Saturday, November 5, 2011

Stars of David

This morning I picked up a book I haven't read in a little while, but one that has made a huge impact on my life.

It's called Stars of David, by Abigail Pogrebin and it's a compilation of interviews she did with a group of "prominent Jews" (as is written on the cover). I don't remember exactly what made me actually buy it in the first place, but I very vividly remember seeing it at Chapters and being immediately drawn to it. After seeing it a few times, I picked it up and started reading it on a car trip to Olds to meet my cousins who were vacationing in . I remember opening it and reading the introduction and reading "... I consider myself a journalist, not a sociologist..." and thinking, as the questioning natural science major that I was at the time "I've done it again". Around the same time, I had seen a movie called Mixed Blessings at the Calgary Jewish Film Festival and I was very drawn to the film (it's about interfaith marriages between Jews and non-Jews, something of which I am the product of). I emailed the film maker, Jennifer Kaplan, and asked her what she studied in school, and her answer (which was no surprise to me at this point) was that she had studied sociology.

Anyways, these two pieces really made me think about where my university life was going. I had no interest or passion for the natural sciences and felt just on fire by this book and movie. I had always felt less than whole when I heard people say things like "just do what you're passionate about" or "follow your passion" or whatever, and I was always so disappointed in myself that I didn't feel that way about anything. I guess that's when I discovered what that passion was. I'm still not sure if I could explain it or do justice in mere words what I'd say my passion is. The best I can do is "Sociology" and "Judaism" - two things that I think are increasingly difficult for me to define, even as I feel I learn much more about both every day (which is how it goes, I think).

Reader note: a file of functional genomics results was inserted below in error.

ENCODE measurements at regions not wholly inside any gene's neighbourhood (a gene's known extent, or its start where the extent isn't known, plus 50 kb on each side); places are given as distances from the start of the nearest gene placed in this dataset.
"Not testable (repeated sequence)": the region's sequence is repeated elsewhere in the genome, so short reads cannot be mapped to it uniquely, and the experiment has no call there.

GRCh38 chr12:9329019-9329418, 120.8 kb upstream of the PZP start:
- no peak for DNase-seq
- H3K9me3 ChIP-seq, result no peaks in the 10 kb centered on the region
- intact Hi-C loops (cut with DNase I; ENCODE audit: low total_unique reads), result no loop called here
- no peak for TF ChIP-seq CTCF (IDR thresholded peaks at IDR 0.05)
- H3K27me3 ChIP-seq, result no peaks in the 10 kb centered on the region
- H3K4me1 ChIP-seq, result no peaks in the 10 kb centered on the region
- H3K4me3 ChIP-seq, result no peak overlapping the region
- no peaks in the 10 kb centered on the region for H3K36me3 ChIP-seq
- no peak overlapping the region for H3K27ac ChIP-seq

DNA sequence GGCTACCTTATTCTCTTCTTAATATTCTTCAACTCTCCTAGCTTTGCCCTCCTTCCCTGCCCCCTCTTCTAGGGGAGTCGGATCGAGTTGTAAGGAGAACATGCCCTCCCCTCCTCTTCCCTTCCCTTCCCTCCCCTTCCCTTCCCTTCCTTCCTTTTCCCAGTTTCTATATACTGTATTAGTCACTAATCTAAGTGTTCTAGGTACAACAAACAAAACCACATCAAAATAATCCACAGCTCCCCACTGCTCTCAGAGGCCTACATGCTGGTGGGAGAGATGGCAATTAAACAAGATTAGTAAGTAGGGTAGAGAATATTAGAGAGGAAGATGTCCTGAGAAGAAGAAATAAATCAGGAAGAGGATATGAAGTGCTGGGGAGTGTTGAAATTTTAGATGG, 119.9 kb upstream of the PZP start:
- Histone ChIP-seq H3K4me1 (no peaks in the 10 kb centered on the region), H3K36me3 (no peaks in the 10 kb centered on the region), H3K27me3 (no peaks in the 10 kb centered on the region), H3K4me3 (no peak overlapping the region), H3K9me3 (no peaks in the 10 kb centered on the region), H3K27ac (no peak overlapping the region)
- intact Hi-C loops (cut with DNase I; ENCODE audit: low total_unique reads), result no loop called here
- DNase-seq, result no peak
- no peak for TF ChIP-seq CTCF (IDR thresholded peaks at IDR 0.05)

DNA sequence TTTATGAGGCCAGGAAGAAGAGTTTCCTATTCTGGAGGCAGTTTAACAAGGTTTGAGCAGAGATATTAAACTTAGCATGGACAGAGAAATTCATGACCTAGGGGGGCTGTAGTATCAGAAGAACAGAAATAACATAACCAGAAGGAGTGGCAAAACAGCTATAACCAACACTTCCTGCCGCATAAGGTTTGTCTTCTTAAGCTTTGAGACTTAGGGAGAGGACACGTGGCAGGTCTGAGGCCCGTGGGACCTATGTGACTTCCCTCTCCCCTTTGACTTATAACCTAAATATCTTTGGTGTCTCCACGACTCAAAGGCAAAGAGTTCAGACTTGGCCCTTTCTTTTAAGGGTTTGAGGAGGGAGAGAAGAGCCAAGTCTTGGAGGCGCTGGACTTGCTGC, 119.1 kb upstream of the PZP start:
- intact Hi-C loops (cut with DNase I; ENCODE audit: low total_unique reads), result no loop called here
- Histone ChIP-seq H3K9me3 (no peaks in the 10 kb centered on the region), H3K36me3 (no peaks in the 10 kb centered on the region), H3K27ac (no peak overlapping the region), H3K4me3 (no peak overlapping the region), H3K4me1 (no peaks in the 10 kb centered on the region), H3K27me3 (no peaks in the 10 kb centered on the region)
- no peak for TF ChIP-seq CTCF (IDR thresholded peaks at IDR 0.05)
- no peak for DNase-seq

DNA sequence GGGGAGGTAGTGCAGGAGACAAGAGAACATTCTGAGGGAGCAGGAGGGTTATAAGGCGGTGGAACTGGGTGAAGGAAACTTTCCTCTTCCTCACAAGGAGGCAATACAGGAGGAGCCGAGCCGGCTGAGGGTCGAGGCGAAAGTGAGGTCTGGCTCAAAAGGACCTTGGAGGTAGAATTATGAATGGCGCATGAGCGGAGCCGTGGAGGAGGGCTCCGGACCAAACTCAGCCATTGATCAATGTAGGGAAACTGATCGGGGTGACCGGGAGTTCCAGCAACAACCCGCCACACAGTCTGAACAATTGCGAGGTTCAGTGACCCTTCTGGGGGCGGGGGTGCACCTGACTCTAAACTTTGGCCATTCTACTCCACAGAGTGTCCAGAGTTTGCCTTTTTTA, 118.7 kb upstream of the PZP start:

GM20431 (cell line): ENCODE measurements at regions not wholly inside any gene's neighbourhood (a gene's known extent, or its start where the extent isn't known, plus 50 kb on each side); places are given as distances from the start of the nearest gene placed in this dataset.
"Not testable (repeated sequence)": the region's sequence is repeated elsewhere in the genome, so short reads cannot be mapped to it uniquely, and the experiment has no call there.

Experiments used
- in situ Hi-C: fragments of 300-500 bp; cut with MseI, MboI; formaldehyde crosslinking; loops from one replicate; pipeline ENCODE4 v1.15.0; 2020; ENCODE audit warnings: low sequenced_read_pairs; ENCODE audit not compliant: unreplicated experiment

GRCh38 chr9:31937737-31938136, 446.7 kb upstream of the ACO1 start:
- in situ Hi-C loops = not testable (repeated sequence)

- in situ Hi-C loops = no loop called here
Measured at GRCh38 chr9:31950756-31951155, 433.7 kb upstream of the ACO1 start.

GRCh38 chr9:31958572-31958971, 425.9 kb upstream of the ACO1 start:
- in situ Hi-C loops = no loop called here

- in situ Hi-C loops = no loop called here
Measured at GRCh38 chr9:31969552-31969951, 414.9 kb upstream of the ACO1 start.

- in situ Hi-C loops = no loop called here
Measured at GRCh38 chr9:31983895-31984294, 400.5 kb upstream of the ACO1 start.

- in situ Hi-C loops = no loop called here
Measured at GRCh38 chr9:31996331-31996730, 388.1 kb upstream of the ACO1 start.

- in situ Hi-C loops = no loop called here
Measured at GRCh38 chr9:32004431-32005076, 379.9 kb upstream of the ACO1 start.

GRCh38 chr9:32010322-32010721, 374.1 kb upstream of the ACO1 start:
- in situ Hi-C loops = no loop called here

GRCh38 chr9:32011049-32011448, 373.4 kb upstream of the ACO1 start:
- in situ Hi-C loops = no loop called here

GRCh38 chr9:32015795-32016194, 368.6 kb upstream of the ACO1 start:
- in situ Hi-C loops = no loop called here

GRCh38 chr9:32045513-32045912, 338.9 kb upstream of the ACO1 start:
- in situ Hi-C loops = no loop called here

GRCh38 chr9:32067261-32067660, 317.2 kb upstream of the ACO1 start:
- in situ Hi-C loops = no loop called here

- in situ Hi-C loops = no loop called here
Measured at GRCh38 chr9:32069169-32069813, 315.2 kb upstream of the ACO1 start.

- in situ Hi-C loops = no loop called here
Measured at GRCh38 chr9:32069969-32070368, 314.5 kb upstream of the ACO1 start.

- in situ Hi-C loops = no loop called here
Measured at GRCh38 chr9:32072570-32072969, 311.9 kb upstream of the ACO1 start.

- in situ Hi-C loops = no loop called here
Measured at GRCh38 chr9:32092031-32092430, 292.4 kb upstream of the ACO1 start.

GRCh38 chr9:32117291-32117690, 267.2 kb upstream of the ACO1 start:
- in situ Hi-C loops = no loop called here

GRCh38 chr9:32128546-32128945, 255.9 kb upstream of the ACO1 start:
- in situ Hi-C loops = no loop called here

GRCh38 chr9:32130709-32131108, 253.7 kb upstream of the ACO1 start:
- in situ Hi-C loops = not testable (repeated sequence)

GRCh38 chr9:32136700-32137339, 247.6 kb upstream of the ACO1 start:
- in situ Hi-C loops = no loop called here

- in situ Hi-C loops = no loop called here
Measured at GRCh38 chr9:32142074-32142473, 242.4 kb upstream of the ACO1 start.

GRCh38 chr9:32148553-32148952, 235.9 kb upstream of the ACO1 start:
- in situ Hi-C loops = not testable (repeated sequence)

What's interesting to me now, looking back at that year when I found a book and a movie that would change my life are a few things. One is that I don't really think I realized that sociology and Judaism in Canada were interests of mine that could coexist as easily as I have since realized: that studying sociology could be a way that I learned about who I am as part of a bunch of different communities (Calgarian, Jew, Canadian, woman, feminist, etc). I guess that at that point, I didn't realize that school could be a way to do the things you love, not something that keeps you from those things. I think I also didn't realize the extent to which who I was would change. I think it's why I'm so drawn to writing and to films, because I'm very aware of how much they can change another person you don't know and will never meet. And because I'm so grateful to Abigail Pogrebin and Jennifer Kaplan for putting themselves out there and starting these projects that would change my life in what I perceive as very profound ways.